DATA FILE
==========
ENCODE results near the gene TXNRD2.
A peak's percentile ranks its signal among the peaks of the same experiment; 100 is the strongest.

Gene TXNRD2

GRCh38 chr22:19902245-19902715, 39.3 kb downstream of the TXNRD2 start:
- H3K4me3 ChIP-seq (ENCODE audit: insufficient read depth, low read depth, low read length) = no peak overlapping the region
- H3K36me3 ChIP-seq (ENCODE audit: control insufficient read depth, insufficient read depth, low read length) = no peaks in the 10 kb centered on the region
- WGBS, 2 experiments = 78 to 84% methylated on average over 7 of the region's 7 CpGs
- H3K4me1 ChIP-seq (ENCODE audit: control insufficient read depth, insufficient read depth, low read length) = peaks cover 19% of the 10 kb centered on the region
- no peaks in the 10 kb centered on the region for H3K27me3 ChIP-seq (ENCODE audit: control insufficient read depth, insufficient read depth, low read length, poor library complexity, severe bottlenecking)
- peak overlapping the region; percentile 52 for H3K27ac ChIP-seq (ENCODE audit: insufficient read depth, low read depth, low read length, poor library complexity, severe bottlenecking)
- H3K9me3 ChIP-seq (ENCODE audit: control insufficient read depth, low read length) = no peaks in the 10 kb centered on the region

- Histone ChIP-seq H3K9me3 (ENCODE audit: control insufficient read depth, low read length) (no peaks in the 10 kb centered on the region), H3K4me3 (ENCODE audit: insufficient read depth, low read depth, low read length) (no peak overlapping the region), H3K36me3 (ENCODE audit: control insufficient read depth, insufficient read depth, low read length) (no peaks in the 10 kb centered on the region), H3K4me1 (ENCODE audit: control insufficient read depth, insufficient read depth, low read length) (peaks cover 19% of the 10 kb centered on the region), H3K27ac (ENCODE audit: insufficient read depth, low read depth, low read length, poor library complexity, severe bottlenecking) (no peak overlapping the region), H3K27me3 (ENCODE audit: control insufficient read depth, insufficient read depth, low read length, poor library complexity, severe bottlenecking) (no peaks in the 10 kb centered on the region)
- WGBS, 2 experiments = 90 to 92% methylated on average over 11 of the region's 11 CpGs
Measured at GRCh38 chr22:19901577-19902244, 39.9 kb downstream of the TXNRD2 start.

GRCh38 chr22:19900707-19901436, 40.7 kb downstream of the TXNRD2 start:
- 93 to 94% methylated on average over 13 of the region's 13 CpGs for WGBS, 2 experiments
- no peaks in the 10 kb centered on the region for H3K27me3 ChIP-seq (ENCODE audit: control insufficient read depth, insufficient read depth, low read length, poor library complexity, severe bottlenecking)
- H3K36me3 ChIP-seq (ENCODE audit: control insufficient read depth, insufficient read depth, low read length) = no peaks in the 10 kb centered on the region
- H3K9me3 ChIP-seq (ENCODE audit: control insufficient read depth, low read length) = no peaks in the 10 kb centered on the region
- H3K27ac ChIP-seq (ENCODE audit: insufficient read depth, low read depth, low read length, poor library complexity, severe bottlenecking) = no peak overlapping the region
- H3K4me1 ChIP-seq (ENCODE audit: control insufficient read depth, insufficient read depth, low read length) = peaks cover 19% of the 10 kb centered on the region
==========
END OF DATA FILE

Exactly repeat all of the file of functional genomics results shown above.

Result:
ENCODE results near the gene TXNRD2.
A peak's percentile ranks its signal among the peaks of the same experiment; 100 is the strongest.

Gene TXNRD2

GRCh38 chr22:19902245-19902715, 39.3 kb downstream of the TXNRD2 start:
- H3K4me3 ChIP-seq (ENCODE audit: insufficient read depth, low read depth, low read length) = no peak overlapping the region
- H3K36me3 ChIP-seq (ENCODE audit: control insufficient read depth, insufficient read depth, low read length) = no peaks in the 10 kb centered on the region
- WGBS, 2 experiments = 78 to 84% methylated on average over 7 of the region's 7 CpGs
- H3K4me1 ChIP-seq (ENCODE audit: control insufficient read depth, insufficient read depth, low read length) = peaks cover 19% of the 10 kb centered on the region
- no peaks in the 10 kb centered on the region for H3K27me3 ChIP-seq (ENCODE audit: control insufficient read depth, insufficient read depth, low read length, poor library complexity, severe bottlenecking)
- peak overlapping the region; percentile 52 for H3K27ac ChIP-seq (ENCODE audit: insufficient read depth, low read depth, low read length, poor library complexity, severe bottlenecking)
- H3K9me3 ChIP-seq (ENCODE audit: control insufficient read depth, low read length) = no peaks in the 10 kb centered on the region

- Histone ChIP-seq H3K9me3 (ENCODE audit: control insufficient read depth, low read length) (no peaks in the 10 kb centered on the region), H3K4me3 (ENCODE audit: insufficient read depth, low read depth, low read length) (no peak overlapping the region), H3K36me3 (ENCODE audit: control insufficient read depth, insufficient read depth, low read length) (no peaks in the 10 kb centered on the region), H3K4me1 (ENCODE audit: control insufficient read depth, insufficient read depth, low read length) (peaks cover 19% of the 10 kb centered on the region), H3K27ac (ENCODE audit: insufficient read depth, low read depth, low read length, poor library complexity, severe bottlenecking) (no peak overlapping the region), H3K27me3 (ENCODE audit: control insufficient read depth, insufficient read depth, low read length, poor library complexity, severe bottlenecking) (no peaks in the 10 kb centered on the region)
- WGBS, 2 experiments = 90 to 92% methylated on average over 11 of the region's 11 CpGs
Measured at GRCh38 chr22:19901577-19902244, 39.9 kb downstream of the TXNRD2 start.

GRCh38 chr22:19900707-19901436, 40.7 kb downstream of the TXNRD2 start:
- 93 to 94% methylated on average over 13 of the region's 13 CpGs for WGBS, 2 experiments
- no peaks in the 10 kb centered on the region for H3K27me3 ChIP-seq (ENCODE audit: control insufficient read depth, insufficient read depth, low read length, poor library complexity, severe bottlenecking)
- H3K36me3 ChIP-seq (ENCODE audit: control insufficient read depth, insufficient read depth, low read length) = no peaks in the 10 kb centered on the region
- H3K9me3 ChIP-seq (ENCODE audit: control insufficient read depth, low read length) = no peaks in the 10 kb centered on the region
- H3K27ac ChIP-seq (ENCODE audit: insufficient read depth, low read depth, low read length, poor library complexity, severe bottlenecking) = no peak overlapping the region
- H3K4me1 ChIP-seq (ENCODE audit: control insufficient read depth, insufficient read depth, low read length) = peaks cover 19% of the 10 kb centered on the region